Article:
'During the 60 or more years I’ve been painting in watercolour my approach has come down to this: I take a broad view of a scene and balance it in my mind before putting brush to paper. I move objects around and remove others to make a pleasing design. I keep the overall tonal values simple, and I work fast and loose,' says Alan Owen.
'Landscape painting can be easy provided you get the colours and recession right. And don’t make our British hills and mountains too pointed; they’re usually round. Try using a large, well-filled brush – and let the viewer fill in the places you leave for their imagination'.
The drawing can be simple, with very little detail.
The important thing is to make the placing and shapes in the painting into a pleasing composition for the eye, even if it means moving objects about a little.
Remember, we’re going to paint a loose watercolour and we can re-arrange the elements to suit ourselves.
1. Wash over the sky with a mix of cobalt blue and light red.
2. Add the mountain with a mix of ultramarine and light red. Add a little more light red to make a weaker mix for the smaller mountain.
3. Then, paint the trees and the hedgerows with raw sienna.
4. Mix a thin wash of burnt umber for the roadway.
1. Add a mix of burnt umber and just a touch of burnt sienna to paint the darks in the left-hand side of the trees.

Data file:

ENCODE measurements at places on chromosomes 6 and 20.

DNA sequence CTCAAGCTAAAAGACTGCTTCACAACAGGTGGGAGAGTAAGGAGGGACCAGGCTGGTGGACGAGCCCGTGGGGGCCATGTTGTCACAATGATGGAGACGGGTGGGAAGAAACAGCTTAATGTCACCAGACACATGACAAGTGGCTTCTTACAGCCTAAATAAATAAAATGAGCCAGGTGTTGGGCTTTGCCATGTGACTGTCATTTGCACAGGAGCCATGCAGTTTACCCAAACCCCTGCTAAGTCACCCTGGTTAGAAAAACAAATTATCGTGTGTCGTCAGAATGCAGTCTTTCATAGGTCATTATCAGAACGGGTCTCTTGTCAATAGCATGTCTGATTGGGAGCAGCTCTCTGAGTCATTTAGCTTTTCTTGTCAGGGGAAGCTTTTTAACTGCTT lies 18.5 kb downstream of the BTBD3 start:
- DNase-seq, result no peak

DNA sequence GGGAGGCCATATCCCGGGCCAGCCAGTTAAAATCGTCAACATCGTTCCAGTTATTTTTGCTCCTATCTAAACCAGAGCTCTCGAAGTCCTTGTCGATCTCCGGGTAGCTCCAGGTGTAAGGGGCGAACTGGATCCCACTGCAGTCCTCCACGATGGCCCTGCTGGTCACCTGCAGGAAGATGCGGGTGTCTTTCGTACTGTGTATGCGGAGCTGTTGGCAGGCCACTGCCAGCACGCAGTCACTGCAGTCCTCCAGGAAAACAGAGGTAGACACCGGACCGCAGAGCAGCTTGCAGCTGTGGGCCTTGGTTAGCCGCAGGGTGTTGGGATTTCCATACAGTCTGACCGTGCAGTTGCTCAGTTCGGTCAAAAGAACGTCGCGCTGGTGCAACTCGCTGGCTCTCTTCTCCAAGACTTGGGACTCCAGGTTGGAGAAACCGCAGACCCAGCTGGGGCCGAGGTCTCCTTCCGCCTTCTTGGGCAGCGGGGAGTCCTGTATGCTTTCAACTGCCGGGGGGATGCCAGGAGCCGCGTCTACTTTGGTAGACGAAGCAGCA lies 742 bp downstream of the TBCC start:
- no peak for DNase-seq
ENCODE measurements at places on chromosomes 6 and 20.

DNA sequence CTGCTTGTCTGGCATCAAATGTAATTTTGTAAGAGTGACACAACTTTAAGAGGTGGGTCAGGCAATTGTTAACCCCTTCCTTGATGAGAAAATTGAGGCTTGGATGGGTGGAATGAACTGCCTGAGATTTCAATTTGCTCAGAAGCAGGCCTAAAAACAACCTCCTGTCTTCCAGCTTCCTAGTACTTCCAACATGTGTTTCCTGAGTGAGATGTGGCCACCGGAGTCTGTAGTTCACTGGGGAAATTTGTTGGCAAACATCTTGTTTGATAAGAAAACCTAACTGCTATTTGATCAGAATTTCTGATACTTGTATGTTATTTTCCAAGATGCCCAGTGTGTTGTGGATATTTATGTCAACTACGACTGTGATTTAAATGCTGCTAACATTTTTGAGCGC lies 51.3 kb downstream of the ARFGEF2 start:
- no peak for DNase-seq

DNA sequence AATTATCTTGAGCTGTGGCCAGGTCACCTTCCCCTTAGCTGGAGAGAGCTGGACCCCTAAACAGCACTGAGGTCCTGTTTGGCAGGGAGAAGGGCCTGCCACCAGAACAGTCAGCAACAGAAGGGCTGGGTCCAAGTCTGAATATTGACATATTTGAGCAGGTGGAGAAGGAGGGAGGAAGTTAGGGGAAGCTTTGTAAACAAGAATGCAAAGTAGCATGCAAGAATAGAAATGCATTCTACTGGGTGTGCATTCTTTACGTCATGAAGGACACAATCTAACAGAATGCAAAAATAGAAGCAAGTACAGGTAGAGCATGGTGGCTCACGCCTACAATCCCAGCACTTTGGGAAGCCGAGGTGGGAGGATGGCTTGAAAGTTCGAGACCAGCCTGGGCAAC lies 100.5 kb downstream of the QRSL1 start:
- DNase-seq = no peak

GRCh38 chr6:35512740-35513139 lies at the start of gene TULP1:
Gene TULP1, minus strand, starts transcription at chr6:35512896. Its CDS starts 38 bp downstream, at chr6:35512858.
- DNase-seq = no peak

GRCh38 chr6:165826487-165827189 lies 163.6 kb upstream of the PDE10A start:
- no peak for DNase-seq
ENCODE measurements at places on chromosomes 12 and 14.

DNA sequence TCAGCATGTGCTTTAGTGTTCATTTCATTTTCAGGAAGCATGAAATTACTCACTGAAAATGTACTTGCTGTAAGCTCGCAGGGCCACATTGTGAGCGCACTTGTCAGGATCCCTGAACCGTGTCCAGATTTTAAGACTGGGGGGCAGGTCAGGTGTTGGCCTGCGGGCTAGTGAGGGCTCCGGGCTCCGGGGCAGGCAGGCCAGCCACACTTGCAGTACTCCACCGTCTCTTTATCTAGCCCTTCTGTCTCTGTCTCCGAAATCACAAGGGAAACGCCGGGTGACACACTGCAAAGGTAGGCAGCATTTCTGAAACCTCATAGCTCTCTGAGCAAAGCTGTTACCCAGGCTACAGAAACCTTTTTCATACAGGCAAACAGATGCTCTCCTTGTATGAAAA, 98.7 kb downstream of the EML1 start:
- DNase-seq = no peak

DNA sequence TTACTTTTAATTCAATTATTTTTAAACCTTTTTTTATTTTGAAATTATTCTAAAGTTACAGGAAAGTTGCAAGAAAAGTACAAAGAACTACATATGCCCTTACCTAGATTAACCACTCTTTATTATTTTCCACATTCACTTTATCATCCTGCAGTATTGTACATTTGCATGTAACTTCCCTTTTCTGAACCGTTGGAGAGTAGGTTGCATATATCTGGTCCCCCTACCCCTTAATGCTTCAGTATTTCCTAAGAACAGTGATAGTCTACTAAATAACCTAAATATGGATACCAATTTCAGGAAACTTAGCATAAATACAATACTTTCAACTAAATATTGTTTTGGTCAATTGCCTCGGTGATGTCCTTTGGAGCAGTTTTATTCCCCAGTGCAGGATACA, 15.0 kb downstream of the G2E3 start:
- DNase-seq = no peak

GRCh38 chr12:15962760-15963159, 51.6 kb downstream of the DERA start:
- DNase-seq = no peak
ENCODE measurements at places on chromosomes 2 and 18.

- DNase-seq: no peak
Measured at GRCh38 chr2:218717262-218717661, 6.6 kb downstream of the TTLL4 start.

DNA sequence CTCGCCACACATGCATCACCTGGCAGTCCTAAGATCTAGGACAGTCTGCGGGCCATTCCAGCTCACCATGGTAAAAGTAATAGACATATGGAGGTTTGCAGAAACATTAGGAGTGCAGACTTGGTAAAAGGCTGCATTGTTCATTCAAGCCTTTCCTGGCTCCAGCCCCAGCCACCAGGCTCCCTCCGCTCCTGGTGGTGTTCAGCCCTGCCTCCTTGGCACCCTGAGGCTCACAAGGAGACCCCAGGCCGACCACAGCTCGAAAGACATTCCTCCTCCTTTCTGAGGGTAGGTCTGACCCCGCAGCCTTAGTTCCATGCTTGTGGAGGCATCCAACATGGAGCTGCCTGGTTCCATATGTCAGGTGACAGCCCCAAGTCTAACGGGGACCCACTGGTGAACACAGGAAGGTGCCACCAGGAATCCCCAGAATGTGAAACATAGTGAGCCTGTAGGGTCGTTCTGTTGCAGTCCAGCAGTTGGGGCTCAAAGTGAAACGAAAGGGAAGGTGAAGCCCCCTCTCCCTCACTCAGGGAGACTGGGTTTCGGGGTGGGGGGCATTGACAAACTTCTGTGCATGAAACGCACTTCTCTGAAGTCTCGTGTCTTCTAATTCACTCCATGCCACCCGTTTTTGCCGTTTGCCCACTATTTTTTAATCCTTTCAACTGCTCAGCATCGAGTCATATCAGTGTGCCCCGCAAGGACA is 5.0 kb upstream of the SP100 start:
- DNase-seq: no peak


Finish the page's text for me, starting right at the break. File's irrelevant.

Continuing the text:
2. To this mix add more burnt umber with a little ultramarine to darken, and touch it under the hedgerow where it meets the grass verge.
3. At this point, I added the fence posts to give a little more interest.
1. Introduce more depth and tonal values by adding the trees in the background. For a subtle green, use a little cadmium yellow and ultramarine and tone it down with a touch of burnt umber.
2. Stroke in a little raw sienna to the sunlit side of the tree (the light in this painting is coming from the right).
3. Paint the grass verges with the same muted green, to keep the overall tonal values the same.
Now add the final bits to pull the painting together.
1. Add a touch of burnt sienna and burnt umber to the tree branches, then a delicate cloud wash across the road.
2. Paint the tree shadow falling across the road with a mix of burnt umber and ultramarine, and don’t forget to add the lines in the road.
3. Use the same green mix (ultramarine and cadmium yellow plus a touch of burnt umber) for your leaves, just swatting them in with dry-brush work, holding the brush side on to your paper.
The finished painting
The Country Lane, watercolour, 11x15in. (28x38cm)
Sometimes we may include links to online retailers, from which we might receive a commission if you make a purchase. Affiliate links do not influence editorial coverage and will only be used when covering relevant products.
Alan attended art school in the 1950s for five years, and is now retired from teaching. In his working life, including military service, he was a sign-writer painter. He has been painting watercolours for more than 60 years.
This demonstration by Alan Owen is taken from the February 2014 issue of Leisure Painter